Wednesday, January 7, 2009

Homeschooling - the Future of Education?

Haven't read Scott Adam's (of Dilbert fame) blog recently but had a look tonight and he suggests that homeschooling may be the future of education.

I can imagine a future economy where everyone is home schooled over the Internet, and the average result is an improvement. With the Internet you could leverage the best teaching methods to the entire country. No one gets the bad teacher or the disruptive class. There are no bullies and no cliques.

I haven't read the comments to his blog post yet as I wanted to get my ideas down without further influence.

Personally, I would have loved to have been "homeschooled via the internet" instead of actually going to school. I didn't like school. My memories of school are loneliness and boredom. Homeschooling may actually have helped with the boredom aspect. I did an alternative schooling option for the last two terms of Year 8 and completed 2 years work in this period. This sort of learning would have worked great for me, but I'm not sure it would work for all kids. Some people do learn best through personal interaction rather than via reading (as we are all aware people learn differently). Neither my brother or sister excelled at this school.

Speaking as the mum of two school aged girls I am not sure that I would like this to be the only option that I had available for educating my girls.

My youngest is a very social child who loves the interaction that she got at kindergarten. She will start pre-primary this year and I believe socialisation is still a major focus at this age group as well as building the foundations for learning (especially reading).

My eldest is a quiet, reserved child who, I truely believe, has benefitted greatly from being in the school environment. I think for pure learning she would be happy with a self-paced, "learn on your own" style. But the classroom activities, particularly "news" (or "show and tell" as I knew it) have really helped build her confidence and I am not sure how this could be done outside of the school environment.

Scott Adams' take on the socialisation aspects is:

My guess is that as long as home schooled kids have friends in the neighborhood, and siblings, they socialize just fine. The social skills can be learned on sports teams and at Girl Scouts

But I do not fully agree. My girls have friends in the neighbourhood, they both participate in team sports and the eldest attends Girl Guides. I do believe that while these activities provide some socialisation opportunities they're not the "day in day out" type of opportunity provided by a school.

Prior to having kids I liked the idea of homeschooling, mainly as I didn't want my children to be bored at school like I was. However, having seen their personalities and having found the school that they are at I think that going to school is definitely a better option for them at this time. Maybe when they're older and socialisation and confidence building aren't such major issues then the "homeschooling via the internet" could be an option.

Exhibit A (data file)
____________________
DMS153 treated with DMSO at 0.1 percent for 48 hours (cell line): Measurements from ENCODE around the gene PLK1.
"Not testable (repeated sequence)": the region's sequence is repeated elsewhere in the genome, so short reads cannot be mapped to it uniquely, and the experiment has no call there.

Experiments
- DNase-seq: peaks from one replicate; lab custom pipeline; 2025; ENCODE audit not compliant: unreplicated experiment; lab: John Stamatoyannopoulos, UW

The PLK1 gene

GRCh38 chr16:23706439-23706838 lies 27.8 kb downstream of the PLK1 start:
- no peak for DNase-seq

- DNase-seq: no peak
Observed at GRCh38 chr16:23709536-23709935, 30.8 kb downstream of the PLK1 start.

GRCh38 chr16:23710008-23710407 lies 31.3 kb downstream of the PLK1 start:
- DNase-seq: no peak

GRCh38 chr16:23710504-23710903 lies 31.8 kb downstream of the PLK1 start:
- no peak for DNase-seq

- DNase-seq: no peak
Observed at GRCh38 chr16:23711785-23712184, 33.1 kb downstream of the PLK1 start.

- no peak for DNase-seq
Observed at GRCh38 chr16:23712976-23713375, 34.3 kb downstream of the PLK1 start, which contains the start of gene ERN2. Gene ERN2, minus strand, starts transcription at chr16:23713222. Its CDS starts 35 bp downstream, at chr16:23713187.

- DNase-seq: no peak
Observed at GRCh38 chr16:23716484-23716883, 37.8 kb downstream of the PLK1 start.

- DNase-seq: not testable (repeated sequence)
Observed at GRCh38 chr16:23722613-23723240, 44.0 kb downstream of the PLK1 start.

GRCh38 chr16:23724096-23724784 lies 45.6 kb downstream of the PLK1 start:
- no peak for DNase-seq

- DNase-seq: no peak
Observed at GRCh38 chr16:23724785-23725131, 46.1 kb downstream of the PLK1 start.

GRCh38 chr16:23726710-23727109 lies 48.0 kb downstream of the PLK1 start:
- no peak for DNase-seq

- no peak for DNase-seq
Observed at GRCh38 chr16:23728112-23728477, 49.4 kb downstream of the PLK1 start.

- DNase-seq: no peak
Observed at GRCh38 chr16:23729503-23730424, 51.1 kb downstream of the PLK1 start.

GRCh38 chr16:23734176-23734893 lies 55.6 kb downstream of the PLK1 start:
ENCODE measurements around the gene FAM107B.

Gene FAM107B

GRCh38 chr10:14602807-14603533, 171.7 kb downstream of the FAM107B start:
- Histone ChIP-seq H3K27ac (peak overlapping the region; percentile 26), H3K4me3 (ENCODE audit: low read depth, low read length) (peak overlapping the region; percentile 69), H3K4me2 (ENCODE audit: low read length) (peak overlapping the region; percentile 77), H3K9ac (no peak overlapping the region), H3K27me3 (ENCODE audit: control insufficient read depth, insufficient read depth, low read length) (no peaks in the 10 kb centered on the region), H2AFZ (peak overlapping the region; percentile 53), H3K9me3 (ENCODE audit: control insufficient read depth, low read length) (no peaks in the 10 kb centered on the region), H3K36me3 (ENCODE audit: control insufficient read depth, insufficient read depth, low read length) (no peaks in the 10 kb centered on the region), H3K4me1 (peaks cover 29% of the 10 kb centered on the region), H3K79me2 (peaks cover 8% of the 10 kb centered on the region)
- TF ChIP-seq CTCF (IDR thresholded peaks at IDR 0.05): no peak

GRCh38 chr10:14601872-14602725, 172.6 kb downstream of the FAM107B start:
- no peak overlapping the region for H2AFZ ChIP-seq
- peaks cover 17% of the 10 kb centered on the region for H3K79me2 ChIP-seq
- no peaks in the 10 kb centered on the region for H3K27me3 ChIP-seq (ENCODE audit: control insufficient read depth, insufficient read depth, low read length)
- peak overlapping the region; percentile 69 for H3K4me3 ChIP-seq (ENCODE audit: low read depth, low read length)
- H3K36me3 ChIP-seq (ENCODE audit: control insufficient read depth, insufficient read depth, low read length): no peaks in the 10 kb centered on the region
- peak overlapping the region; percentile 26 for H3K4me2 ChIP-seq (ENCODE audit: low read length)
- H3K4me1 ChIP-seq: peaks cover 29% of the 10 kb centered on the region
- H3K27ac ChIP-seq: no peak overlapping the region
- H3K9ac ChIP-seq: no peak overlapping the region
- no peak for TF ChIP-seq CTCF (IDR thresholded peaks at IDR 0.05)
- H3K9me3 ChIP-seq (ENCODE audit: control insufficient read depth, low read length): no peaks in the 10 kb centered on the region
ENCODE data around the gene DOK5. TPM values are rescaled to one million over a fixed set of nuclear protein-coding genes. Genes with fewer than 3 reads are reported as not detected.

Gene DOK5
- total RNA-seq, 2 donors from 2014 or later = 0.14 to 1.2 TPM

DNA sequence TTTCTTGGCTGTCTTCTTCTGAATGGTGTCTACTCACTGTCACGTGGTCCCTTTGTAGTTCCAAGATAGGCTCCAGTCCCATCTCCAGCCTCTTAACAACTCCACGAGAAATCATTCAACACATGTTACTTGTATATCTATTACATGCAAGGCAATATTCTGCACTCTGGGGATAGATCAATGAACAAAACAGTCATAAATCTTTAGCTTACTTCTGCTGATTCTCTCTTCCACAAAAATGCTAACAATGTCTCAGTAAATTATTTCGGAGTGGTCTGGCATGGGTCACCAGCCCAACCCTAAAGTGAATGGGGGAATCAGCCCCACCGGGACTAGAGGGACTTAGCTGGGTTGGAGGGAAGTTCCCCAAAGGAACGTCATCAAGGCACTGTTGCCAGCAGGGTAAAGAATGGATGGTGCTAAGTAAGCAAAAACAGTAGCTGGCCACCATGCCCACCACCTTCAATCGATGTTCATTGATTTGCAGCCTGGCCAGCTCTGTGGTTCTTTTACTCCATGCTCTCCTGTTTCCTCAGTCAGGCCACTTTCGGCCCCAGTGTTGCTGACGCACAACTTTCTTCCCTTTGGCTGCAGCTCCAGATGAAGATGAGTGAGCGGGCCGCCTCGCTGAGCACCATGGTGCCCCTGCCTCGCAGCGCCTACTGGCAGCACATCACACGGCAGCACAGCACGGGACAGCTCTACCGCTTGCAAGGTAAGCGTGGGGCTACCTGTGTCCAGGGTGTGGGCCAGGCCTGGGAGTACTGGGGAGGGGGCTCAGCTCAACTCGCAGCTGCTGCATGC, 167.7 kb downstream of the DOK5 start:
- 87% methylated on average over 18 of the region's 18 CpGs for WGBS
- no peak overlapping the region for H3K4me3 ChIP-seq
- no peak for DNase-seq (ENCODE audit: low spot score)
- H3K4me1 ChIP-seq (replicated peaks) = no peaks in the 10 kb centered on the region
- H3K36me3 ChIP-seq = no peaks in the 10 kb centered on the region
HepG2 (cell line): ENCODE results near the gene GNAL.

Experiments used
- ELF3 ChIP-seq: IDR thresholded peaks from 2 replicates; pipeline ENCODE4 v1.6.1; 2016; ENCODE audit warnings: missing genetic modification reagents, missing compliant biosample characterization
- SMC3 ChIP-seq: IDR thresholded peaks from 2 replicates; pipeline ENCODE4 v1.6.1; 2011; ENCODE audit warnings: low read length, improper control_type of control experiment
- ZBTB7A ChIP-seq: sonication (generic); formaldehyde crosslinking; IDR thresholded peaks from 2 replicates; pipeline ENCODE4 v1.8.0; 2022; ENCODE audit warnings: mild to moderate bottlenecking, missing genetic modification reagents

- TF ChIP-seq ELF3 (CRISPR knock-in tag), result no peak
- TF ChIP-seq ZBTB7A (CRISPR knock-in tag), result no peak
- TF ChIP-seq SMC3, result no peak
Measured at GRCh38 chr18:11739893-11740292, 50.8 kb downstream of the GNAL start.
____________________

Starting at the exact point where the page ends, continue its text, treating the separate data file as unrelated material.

An aspect of this plan that Scott Adams doesn't address is the availability / suitability of parents to provide an appropriate learning environment. The assumption is made that a parent will be around to give better personal attention than a teacher with 20 students..

I see two problems with this, 1) those people with jobs will have to give them up to be home for the children (or we have to return to a traditional family structure where the husband works and the wife stays home with the kids); and

2) there are a lot of parents now who have enough trouble providing a suitable environment out of school hours, let alone assuming that they could do this all day, every day.

He did make an interesting observation regarding schooling all-year round, verses having the summer months off -

It's a legacy of our farming past, with no current utility. Every summer the American kids lose ground to the Japanese kids who school year round. Home schooling would have no long breaks. Another problem solved.

We are currently in the middle of our summer school holidays. School broke up on Dec 15th and goes back on Feb 2nd. I don't see the need for these long holidays (although the teachers may disagree with me), however with temperatures in the high 30s (that's Celsius, folks - tomorrow is forecast to be 98.6F), I am not sure that the kids being in school is a great idea either.

It would free up accommodation if families could take holidays through out the school year and not just at "school holiday" times (we just take the kids out of school when we want to go on holidays and that gets around this issue).

So basically, on the whole, I don't think that I would like to see the future of education go this way.


Ness said...

Julie, I agree. It's all about making sure the school is right for the child and the parents taking an active role in assisting the school to allow a child to be everything they can be. I personally would not have the patience to home school my children. I love them dearly, but if I'm having a bad day, they would be better off at school, the damage would take a lot to undo. But another parent with the patience and dedication would probably do a fantastic job at it.
I think the socialisation is so important too. I didn't have a lot of friends at school, but if I hadn't gone, I probably would have had no friends. I didn't have the other outlets of scouts or sports. My kids are possibly over stimulated, but nobody can claim they aren't socialised!! :-)
Sorry, quite the essay for a blog comment! Ness

Julie said...

don't apologise Ness, it's an interesting topic to discuss. The other thing i was thinking of was expertise. Sure having everything you need to know and access to "the best teachers" is all well and good - but in many situations having a real person explain it to you makes it easier to absorb.